At Upshot, Nate Cohn has settled on a very specific line about Bernie Sander (I, II) that I don’t think he argues very well for. The argument in a nutshell is this: Bernie Sanders is very liberal and so he appeals to others who are very liberal, but not to those [...]
So I’ve been reading this paper from libertarian philosopher Matt Zwolinski about why a basic income is both consistent with, and even required by, libertarian precepts.
What’s interesting about Zwolinski basic income advocacy is that the way it works is by first establishing that property is anti-libertarian, in the sense that it clearly [...]
People have asked me to write a more general post about the Bernie Sanders interruption thing (beyond pointing out how amusing the explanation of it by its organizer was). I used to write posts about this campus style of language-obsessed, gesture-obsessed leftism, but I have greatly bored of it. So let’s just cut [...]
A liberal activist blogger conference apparently interrupted Bernie Sanders and Martin O’Malley. I wasn’t there and didn’t really follow the rabid tweeting, but got the gist that it was because these candidates ignore Black issues. I went looking for more comprehensive subsequent coverage and found some hilarious stuff, specifically around Bernie Sanders. Let us review.
When you point out that other countries grow as fast (or faster) than the US does and innovate as much (or more) than the US does, all while having higher tax levels, lower poverty, and lower inequality, eventually partisans of laissez-faire capitalism come around to say those countries are all one-off exceptions owing to their [...]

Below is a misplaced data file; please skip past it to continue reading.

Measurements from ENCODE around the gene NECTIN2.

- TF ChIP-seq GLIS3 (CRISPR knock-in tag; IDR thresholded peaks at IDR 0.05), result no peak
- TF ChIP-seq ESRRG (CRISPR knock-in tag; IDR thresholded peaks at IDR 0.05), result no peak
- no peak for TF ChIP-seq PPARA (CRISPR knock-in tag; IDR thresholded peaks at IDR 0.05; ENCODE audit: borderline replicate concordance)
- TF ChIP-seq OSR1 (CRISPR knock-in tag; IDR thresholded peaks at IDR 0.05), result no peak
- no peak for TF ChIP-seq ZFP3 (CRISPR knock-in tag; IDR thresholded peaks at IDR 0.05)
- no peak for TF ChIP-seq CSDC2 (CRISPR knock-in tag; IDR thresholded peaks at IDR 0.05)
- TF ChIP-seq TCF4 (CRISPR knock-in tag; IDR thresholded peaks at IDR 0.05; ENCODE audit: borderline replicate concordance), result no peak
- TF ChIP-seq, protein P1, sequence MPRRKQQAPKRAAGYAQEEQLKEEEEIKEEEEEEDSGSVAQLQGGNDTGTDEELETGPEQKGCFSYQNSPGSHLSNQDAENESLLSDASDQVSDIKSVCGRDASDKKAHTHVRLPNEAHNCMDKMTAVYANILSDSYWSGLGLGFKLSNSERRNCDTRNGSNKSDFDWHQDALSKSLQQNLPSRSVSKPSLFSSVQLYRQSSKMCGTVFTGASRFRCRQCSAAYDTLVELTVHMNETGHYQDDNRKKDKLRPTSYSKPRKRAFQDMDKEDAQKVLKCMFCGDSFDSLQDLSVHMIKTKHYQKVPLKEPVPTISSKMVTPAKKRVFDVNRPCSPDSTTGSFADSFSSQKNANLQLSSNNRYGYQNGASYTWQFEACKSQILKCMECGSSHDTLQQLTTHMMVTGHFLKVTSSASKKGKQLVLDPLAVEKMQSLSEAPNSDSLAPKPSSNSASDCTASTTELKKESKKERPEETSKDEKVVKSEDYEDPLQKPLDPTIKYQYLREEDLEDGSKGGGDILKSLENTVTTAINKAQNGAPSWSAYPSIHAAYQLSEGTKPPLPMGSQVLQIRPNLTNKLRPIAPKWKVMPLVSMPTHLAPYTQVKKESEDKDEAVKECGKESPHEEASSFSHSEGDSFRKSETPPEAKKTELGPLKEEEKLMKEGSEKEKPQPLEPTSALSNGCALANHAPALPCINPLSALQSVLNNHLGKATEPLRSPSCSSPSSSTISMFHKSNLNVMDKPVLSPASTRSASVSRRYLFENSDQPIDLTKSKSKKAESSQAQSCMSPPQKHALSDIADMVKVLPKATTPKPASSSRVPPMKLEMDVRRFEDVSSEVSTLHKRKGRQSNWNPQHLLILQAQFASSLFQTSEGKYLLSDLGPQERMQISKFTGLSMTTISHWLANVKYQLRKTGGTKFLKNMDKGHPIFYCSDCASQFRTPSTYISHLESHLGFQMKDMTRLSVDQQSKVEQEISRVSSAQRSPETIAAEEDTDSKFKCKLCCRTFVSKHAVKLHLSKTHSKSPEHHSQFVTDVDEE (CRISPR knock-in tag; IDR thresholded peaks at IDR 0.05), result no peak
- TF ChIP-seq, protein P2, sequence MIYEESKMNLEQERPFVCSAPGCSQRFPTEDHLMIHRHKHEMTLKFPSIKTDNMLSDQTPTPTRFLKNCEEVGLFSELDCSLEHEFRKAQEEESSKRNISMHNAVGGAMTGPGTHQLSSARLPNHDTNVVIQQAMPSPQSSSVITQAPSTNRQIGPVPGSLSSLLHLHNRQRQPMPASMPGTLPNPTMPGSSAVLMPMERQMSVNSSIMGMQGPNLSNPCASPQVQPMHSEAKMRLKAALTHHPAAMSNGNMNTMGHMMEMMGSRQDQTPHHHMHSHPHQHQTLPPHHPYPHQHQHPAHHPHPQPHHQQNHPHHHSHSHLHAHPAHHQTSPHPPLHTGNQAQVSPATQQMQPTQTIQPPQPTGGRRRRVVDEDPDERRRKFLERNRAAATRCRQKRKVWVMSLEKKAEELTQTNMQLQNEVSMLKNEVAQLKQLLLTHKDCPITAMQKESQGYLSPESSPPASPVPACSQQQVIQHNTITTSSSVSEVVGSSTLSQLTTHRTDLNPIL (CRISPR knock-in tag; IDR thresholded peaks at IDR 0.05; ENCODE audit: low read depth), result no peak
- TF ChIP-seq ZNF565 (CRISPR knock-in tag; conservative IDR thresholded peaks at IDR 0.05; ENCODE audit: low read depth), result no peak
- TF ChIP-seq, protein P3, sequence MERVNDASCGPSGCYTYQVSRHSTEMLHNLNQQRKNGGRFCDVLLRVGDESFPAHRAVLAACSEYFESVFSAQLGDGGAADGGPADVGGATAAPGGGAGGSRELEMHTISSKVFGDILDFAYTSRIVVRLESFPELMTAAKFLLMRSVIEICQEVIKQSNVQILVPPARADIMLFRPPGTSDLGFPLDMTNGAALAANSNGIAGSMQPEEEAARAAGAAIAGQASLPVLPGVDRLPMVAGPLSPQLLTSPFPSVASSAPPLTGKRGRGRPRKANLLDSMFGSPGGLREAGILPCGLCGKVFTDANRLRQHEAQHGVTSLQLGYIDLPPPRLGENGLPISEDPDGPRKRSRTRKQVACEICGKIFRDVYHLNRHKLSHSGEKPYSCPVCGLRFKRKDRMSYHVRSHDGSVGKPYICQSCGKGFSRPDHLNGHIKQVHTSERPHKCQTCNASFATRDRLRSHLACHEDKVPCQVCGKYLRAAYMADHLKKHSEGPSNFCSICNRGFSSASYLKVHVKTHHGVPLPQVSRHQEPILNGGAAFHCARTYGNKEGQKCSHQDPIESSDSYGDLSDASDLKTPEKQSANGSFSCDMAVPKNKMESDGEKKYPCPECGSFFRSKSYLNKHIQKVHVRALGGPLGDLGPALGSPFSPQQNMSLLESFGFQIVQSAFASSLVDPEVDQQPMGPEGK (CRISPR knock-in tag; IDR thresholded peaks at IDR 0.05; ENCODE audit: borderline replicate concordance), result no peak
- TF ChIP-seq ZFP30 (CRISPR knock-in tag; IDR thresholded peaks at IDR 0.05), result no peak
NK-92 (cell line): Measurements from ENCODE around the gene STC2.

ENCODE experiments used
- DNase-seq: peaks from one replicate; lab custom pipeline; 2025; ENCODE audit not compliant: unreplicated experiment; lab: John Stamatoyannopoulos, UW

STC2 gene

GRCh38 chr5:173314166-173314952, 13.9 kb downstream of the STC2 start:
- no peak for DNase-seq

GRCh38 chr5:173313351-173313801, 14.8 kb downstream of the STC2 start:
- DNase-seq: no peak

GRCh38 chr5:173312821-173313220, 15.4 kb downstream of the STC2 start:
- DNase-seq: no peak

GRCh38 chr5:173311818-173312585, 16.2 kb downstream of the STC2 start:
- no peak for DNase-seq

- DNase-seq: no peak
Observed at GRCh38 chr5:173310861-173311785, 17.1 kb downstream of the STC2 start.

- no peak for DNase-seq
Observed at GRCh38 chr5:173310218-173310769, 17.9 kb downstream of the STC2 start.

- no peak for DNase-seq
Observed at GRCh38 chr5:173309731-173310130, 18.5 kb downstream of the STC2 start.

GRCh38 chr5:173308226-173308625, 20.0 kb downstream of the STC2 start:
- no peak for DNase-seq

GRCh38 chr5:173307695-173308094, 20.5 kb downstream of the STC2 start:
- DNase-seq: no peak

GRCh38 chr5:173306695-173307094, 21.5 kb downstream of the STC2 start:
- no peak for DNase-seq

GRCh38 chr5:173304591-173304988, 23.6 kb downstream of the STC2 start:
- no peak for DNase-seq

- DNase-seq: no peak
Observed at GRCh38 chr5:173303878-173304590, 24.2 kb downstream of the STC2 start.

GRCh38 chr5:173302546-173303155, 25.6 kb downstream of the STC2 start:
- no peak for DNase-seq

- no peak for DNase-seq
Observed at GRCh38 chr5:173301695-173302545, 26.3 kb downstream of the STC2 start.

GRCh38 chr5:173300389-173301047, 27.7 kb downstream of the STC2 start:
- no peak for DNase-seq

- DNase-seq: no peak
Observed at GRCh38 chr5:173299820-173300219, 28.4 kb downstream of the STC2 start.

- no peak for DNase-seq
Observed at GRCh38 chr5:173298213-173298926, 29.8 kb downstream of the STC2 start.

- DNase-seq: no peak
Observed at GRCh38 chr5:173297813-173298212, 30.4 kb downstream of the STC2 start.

Often, it’s said that welfare states are dizzyingly complicated. So many programs! Impossible to rationalize! But this isn’t necessarily true. You can make welfare systems that are bizarrely complicated, but laying out a basic welfare framework doesn’t have to be a byzantine affair. Consider the following four-part framework that captures the vast majority of what [...]
The meme on the fringes of web identity commentary (I, II, III, et al) has been that Bernie Sanders doesn’t speak to Black and Latino issues. This is remarkable because, of course, the economic issues Bernie talks about are consistently ranked in public opinion surveys as the most important [...]
Robert Solow once remarked:
Every discussion among economists of the relatively slow growth of the British economy compared with the Continental economies ends up in a blaze of amateur sociology.
This is the final move of right-wing economists whenever the assumptions of their ideologically-infused policy prescriptions end up contradicted by observed reality. After a few [...]
In a new piece in Democracy Journal, Nick Hanauer and David Rolf argue that, in response to the rise of the sharing economy, we need to transition away from our employer-provided welfare benefit system to a more public system. Jeff Spross had a nearly identical (though considerably shorter) argument in The Week earlier this [...]
When I am not reading economics-related material, one of the things I like to do is probe the strangest depths of Tumblr identity debates. Although I don’t write about it much (save one time before) and have no particular interest in their outcomes, I find these debates extremely fascinating on a purely argumentative [...]